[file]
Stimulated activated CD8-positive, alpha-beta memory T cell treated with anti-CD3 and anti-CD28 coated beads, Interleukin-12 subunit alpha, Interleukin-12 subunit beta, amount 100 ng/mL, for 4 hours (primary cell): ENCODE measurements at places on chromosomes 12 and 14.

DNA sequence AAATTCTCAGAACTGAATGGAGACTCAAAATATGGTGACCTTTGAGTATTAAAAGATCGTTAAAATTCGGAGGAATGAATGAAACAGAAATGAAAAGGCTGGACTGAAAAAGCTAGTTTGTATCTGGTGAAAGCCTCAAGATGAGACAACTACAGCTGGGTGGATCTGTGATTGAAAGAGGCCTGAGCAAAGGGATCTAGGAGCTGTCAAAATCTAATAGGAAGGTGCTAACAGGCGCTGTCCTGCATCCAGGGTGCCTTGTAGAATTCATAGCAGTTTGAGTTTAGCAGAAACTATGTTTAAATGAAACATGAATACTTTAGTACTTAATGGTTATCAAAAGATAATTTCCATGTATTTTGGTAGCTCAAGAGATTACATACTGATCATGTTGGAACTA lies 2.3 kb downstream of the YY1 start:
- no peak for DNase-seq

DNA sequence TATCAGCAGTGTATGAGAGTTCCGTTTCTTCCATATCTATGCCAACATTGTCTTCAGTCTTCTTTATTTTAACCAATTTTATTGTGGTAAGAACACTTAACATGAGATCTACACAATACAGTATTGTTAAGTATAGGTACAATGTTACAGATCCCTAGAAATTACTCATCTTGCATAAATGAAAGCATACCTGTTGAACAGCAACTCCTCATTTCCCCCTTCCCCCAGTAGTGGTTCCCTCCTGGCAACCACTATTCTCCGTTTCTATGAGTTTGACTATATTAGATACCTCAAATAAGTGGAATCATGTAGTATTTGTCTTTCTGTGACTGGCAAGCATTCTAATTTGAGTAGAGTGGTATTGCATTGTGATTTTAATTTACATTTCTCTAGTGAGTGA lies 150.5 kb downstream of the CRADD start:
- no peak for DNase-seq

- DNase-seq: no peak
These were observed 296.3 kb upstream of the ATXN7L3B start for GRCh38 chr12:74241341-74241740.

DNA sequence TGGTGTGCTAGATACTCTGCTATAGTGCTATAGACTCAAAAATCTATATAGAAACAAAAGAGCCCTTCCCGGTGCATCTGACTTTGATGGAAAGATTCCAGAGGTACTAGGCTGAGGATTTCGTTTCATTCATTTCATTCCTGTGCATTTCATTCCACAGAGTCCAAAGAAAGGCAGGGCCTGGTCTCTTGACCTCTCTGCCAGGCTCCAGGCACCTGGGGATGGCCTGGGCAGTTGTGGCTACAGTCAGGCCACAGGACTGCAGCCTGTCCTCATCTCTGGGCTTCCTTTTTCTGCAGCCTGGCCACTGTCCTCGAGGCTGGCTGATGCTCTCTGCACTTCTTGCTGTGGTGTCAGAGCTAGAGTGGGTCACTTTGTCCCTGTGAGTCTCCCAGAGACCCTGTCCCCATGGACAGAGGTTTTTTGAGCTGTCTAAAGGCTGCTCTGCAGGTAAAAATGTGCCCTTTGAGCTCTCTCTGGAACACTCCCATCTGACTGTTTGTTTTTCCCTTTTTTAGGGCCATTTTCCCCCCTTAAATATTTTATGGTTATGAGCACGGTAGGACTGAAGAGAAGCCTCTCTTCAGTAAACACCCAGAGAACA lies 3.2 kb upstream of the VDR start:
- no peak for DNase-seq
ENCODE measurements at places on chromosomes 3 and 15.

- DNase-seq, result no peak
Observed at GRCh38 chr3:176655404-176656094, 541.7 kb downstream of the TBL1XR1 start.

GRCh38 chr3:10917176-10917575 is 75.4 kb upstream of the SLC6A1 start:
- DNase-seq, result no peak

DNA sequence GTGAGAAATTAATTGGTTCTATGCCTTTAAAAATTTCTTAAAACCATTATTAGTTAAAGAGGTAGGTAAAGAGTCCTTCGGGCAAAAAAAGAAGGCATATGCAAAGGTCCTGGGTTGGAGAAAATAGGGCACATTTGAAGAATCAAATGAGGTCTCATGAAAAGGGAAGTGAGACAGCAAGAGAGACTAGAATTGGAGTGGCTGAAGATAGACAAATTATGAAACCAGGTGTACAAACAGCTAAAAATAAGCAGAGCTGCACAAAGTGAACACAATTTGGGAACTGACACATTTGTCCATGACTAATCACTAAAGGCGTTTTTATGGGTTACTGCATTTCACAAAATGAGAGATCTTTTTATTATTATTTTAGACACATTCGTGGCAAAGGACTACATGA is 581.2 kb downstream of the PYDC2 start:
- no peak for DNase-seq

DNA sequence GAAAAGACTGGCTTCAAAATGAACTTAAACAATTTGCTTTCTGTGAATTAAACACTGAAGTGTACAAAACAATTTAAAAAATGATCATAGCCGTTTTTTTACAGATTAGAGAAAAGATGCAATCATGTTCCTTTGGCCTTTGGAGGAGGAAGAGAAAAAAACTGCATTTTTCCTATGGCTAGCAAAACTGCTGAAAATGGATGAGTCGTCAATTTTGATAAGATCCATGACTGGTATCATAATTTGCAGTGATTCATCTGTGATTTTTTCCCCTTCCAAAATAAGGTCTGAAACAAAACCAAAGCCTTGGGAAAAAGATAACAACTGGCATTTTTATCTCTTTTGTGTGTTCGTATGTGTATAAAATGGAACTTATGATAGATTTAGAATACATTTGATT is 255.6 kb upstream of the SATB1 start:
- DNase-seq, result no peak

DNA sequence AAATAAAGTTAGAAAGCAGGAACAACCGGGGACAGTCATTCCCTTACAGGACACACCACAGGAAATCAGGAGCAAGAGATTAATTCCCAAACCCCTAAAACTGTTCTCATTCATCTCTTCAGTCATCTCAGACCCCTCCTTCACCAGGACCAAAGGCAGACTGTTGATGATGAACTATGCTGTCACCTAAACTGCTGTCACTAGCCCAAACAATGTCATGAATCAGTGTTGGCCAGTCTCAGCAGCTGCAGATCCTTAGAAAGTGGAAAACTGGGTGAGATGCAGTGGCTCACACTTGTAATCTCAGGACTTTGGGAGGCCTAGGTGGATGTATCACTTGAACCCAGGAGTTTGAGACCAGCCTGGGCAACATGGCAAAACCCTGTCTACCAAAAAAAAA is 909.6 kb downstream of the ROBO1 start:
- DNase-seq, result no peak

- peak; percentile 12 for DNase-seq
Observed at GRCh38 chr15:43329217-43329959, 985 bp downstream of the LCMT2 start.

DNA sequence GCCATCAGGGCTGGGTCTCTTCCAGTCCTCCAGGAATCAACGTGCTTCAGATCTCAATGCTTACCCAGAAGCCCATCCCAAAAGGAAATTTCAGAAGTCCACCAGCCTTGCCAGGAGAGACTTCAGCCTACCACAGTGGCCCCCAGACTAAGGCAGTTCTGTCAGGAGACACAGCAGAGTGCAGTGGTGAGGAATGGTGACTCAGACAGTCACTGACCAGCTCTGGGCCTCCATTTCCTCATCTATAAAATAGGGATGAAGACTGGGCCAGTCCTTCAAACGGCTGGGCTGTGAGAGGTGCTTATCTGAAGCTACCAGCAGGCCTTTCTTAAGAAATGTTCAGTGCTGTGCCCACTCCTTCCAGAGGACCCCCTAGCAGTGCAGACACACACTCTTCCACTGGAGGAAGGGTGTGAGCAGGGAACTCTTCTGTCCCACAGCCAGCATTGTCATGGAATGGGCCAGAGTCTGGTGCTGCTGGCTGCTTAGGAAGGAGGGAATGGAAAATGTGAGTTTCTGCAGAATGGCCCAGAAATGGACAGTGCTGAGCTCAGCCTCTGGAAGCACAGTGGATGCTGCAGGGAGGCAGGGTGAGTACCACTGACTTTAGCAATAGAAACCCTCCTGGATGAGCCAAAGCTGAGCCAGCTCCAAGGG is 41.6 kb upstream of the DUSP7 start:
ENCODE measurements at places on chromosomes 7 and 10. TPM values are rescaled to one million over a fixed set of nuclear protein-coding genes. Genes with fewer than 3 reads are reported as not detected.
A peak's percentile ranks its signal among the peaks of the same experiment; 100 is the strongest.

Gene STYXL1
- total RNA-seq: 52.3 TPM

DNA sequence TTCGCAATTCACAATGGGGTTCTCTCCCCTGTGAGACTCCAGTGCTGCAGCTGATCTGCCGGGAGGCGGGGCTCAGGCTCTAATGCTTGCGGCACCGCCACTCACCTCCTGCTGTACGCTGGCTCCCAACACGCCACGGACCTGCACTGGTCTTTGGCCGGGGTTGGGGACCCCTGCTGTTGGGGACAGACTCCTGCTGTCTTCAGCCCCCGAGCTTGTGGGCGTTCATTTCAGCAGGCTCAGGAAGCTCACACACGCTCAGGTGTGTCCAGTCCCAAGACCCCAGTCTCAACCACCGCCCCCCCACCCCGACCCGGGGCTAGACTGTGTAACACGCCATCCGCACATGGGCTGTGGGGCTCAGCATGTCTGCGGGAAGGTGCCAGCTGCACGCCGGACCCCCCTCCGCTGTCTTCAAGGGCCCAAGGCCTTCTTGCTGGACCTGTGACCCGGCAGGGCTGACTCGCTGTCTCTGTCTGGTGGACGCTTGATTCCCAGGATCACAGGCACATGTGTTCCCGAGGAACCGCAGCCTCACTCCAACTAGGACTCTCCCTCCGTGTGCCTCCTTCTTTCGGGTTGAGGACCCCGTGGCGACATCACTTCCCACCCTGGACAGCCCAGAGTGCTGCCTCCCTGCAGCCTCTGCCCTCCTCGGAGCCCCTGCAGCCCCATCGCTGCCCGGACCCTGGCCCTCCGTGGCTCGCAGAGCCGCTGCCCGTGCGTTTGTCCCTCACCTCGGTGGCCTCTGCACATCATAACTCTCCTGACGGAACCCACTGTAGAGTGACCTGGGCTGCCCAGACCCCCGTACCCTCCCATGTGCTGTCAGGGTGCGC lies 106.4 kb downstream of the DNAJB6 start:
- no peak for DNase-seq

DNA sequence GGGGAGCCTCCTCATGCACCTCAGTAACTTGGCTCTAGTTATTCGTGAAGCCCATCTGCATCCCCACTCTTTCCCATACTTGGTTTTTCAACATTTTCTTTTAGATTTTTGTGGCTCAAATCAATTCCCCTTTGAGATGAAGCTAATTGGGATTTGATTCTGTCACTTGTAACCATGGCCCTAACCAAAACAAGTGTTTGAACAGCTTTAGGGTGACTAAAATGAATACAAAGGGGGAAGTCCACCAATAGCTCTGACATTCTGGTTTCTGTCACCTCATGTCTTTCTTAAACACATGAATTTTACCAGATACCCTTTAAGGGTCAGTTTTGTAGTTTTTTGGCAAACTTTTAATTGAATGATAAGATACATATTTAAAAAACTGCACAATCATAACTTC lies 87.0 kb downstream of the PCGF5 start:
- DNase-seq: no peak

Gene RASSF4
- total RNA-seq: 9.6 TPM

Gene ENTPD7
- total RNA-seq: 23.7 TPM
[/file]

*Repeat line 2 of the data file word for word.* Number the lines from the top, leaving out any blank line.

DNA sequence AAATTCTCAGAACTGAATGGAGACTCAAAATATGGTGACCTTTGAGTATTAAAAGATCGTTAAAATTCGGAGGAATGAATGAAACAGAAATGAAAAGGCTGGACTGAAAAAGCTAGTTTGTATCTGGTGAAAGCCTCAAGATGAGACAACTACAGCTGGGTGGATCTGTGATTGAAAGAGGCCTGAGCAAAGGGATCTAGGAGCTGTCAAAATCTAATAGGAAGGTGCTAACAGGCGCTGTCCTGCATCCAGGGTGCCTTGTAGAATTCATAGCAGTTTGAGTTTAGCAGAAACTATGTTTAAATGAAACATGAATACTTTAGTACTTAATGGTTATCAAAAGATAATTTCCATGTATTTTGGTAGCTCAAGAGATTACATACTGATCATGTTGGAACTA lies 2.3 kb downstream of the YY1 start: